Apparently Voters Don’t Know Much About the People They Vote For

Let our journalists help you make sense of the noise: Subscribe to the Mother Jones Daily newsletter and get a recap of news that matters.


California has recently enacted two electoral reforms. In June 2010, we passed an open primary initiative that allowed the top two finishers to go on the general election, even if both are from the same party, and a few months later we passed a second initiative that created a nonpartisan commission to draw district lines in congressional races. Supporters of these initiatives hoped that they would push Californians to vote for more moderate candidates.

Over at the Monkey Cage, a team of researchers reports on a study suggesting that the open primary law failed to accomplish this. Their methodology strikes me as a bit iffy, so I’d take it with a grain of salt, but I was interested in what their data said about why the open primary system seemingly failed to change things:

While voters are generally quite moderate and were willing to cast crossover votes (roughly 12% of our participants who voted for a major party candidate did so), they largely failed to discern ideological differences between extreme and moderate candidates of the same party, particularly if they were challengers.

….Of particular interest in the second graph—which includes only Republican candidates—are the respondent placements for District 24. Abel Maldonado is a well-known moderate politician in California….His potential constituents rated him at roughly 5.25 on the 7-point scale. However, they gave almost the same rating to his fellow GOP challenger Chris Mitchum, a little-known actor and Tea Party candidate.

Again, I’d take this with a grain of salt. It’s one study, the sample sizes are fairly small, and it’s early days for open primaries. Still, I’d like to see further research specifically on the question of how accurately voters assess candidates. Certainly it’s my sense that plenty of primary campaigns are brutal affairs in which it’s crystal clear who the more extreme candidates are. But maybe that’s true only in the high-profile races that tend to get national coverage. In others, maybe voters really don’t have much of an idea of who’s the centrist and who’s out on the fringe. I’d certainly be curious to see this studied further.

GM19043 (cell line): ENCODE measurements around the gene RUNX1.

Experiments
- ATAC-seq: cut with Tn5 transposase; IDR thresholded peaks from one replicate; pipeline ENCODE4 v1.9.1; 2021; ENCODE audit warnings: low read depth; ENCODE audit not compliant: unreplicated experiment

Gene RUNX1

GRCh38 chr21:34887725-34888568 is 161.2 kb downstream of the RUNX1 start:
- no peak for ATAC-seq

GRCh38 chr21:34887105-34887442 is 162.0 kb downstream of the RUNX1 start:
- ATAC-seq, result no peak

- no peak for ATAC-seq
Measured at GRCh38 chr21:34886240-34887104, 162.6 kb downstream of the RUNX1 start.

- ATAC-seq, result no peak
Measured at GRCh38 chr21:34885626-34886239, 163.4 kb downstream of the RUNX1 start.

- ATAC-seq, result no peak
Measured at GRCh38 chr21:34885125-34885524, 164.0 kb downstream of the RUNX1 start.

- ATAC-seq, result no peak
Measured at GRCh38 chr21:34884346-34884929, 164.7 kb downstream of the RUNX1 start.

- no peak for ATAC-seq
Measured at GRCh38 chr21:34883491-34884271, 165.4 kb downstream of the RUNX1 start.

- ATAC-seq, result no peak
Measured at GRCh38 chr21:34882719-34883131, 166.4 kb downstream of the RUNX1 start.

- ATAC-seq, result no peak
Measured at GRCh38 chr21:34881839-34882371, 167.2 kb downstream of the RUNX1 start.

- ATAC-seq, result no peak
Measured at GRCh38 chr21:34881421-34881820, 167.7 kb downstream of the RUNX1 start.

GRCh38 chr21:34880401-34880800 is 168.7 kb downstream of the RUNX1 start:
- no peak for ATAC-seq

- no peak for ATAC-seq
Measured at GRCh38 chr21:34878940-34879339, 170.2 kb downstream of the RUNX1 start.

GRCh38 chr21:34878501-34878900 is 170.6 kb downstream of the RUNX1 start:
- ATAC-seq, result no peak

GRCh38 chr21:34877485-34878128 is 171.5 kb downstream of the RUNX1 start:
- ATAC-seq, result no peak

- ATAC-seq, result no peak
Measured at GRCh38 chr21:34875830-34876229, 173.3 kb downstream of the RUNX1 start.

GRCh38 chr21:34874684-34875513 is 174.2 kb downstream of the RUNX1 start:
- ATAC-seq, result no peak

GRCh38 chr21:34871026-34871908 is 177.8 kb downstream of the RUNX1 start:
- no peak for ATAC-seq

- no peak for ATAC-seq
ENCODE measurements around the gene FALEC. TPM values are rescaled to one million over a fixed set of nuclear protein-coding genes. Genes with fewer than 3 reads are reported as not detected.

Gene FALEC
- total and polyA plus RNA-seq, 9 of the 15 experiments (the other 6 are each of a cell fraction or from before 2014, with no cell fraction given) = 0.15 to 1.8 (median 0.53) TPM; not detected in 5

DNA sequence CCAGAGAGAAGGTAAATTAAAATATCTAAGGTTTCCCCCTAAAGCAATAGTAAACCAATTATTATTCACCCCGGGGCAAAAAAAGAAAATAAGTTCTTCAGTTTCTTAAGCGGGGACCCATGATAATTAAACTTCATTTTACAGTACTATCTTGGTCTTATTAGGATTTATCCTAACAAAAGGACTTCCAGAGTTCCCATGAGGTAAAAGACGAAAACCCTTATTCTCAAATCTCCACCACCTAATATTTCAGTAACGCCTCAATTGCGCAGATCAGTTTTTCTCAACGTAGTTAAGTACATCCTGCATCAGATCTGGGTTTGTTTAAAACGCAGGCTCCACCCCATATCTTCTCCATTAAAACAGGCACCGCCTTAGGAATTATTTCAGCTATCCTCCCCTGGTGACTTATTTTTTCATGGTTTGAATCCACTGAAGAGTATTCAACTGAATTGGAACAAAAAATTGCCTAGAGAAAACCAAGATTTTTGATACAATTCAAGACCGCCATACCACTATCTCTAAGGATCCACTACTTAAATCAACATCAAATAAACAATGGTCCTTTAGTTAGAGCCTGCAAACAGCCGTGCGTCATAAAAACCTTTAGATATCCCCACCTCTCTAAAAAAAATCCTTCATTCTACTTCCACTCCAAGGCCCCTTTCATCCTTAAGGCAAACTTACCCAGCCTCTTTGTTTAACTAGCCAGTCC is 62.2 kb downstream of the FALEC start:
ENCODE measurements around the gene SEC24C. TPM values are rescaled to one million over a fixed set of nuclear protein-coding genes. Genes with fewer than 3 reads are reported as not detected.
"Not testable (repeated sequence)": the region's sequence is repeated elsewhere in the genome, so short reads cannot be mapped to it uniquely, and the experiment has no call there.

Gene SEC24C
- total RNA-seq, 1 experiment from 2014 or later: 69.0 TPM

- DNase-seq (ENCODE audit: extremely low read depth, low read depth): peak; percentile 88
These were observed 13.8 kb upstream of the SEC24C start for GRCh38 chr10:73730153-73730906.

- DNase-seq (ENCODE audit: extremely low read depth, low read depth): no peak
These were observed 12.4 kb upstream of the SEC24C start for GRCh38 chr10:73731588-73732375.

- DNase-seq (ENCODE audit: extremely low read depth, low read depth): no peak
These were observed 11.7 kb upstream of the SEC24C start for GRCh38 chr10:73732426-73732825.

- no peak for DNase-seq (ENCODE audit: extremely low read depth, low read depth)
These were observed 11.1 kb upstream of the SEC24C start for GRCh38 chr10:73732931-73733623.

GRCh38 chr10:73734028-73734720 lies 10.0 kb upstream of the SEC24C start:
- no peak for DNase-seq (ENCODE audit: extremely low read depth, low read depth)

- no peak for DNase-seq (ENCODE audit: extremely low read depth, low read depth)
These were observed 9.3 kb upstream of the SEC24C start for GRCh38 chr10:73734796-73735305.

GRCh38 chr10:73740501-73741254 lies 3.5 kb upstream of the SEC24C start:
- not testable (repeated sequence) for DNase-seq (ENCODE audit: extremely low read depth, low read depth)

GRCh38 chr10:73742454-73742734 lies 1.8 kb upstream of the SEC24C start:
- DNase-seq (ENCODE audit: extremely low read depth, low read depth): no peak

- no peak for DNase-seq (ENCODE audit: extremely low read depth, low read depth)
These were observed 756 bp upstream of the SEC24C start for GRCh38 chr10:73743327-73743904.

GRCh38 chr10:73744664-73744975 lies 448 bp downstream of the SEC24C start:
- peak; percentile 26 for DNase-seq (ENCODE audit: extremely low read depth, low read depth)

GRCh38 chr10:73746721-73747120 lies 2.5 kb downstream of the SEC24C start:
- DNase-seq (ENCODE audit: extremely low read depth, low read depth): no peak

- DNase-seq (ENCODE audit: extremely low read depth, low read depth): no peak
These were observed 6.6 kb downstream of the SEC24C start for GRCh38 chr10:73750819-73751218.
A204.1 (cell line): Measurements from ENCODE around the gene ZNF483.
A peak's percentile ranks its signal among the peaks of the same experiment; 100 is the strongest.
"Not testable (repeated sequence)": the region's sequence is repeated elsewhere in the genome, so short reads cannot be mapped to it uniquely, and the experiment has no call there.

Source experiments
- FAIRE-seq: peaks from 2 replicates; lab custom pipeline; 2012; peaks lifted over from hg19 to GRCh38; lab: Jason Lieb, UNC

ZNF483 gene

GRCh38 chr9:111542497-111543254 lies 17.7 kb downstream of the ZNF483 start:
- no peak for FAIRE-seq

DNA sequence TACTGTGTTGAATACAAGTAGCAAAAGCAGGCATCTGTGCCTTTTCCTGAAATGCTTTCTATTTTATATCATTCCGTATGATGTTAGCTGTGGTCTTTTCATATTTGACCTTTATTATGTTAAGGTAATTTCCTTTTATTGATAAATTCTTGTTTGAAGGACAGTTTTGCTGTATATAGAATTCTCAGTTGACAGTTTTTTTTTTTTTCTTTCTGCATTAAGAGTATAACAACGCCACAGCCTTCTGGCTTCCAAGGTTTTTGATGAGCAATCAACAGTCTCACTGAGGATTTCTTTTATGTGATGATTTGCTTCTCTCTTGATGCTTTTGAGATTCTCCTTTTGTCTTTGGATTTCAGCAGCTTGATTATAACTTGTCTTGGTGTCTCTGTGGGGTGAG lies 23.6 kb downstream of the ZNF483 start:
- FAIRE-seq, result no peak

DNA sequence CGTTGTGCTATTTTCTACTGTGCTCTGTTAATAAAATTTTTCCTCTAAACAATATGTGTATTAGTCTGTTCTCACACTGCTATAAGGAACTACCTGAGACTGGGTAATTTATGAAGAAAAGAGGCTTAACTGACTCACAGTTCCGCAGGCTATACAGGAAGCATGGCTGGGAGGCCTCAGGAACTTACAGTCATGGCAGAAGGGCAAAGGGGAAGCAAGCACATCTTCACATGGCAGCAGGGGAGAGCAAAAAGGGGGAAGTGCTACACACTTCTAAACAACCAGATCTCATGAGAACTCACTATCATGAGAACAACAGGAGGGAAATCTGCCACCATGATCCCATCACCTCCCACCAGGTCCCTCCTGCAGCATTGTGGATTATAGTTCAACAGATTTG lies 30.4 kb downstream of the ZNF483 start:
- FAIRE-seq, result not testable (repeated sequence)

THE TRUTH IS...

what drives Mother Jones' team of 50-plus journalists. The truth is powerful, as evidenced by how hard those with something to hide, or profit to gain, seek to discredit it. The truth, stated boldly and reported meticulously, is what draws so many readers to Mother Jones.

And the truth is, going into the final 4 days of the year we still needed to raise $TK to hit our $350,000 goal and start 2021 on track. It's nerve-wracking, wondering if the big spike we normally see at the end of December is going to be another thing that doesn't go as planned in 2020, or worse, if, now that Donald Trump is set to leave the White House (for longer than a taxpayer-funded golf trip to a property he owns), folks might be pulling back from fighting for the truth and a democracy and think the hard work is done.

It's not, and if you can right now, please consider a year-end donation to support our team's fearless nonprofit journalism so we can close that big fundraising gap and finish the year strong, ready for all that's ahead in 2021. Whether you can give $5 or $500, it all matters in keeping us charging hard, and we'd be grateful.

payment methods

THE TRUTH IS...

what drives Mother Jones' team of 50-plus journalists. The truth is powerful, as evidenced by how hard those with something to hide, or profit to gain, seek to discredit it. The truth, stated boldly and reported meticulously, is what draws so many readers to Mother Jones.

And the truth is, going into the final 4 days of the year we still needed to raise $TK to hit our $350,000 goal and start 2021 on track. It's nerve-wracking, wondering if the big spike we normally see at the end of December is going to be another thing that doesn't go as planned in 2020, or worse, if, now that Donald Trump is set to leave the White House (for longer than a taxpayer-funded golf trip to a property he owns), folks might be pulling back from fighting for the truth and a democracy and think the hard work is done.

It's not, and if you can right now, please consider a year-end donation to support our team's fearless nonprofit journalism so we can close that big fundraising gap and finish the year strong, ready for all that's ahead in 2021. Whether you can give $5 or $500, it all matters in keeping us charging hard, and we'd be grateful.

payment methods

We Recommend

Latest

Sign up for our free newsletter

Subscribe to the Mother Jones Daily to have our top stories delivered directly to your inbox.

Get our award-winning magazine

Save big on a full year of investigations, ideas, and insights.

Subscribe

Support our journalism

Help Mother Jones' reporters dig deep with a tax-deductible donation.

Donate